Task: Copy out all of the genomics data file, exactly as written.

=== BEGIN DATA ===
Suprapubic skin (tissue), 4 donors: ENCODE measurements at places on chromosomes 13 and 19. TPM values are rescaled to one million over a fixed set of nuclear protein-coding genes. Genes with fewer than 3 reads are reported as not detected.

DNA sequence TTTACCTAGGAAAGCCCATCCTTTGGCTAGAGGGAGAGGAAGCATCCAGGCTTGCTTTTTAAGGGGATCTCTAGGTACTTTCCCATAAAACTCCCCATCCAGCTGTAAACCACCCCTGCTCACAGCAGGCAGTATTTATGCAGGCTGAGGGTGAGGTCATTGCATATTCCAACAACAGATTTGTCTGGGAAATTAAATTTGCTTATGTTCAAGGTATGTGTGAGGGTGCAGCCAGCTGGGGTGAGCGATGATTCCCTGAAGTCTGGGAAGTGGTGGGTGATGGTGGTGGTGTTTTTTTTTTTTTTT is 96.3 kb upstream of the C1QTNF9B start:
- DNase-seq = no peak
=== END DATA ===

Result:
Suprapubic skin (tissue), 4 donors: ENCODE measurements at places on chromosomes 13 and 19. TPM values are rescaled to one million over a fixed set of nuclear protein-coding genes. Genes with fewer than 3 reads are reported as not detected.

DNA sequence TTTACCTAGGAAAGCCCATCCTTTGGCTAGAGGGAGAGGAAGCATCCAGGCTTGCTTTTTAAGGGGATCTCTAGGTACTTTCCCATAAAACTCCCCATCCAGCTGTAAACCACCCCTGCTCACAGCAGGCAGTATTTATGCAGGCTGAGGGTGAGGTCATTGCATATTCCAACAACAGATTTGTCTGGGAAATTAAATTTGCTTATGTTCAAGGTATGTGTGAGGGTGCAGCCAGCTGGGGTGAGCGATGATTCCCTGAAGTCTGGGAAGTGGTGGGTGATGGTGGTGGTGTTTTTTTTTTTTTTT is 96.3 kb upstream of the C1QTNF9B start:
- DNase-seq = no peak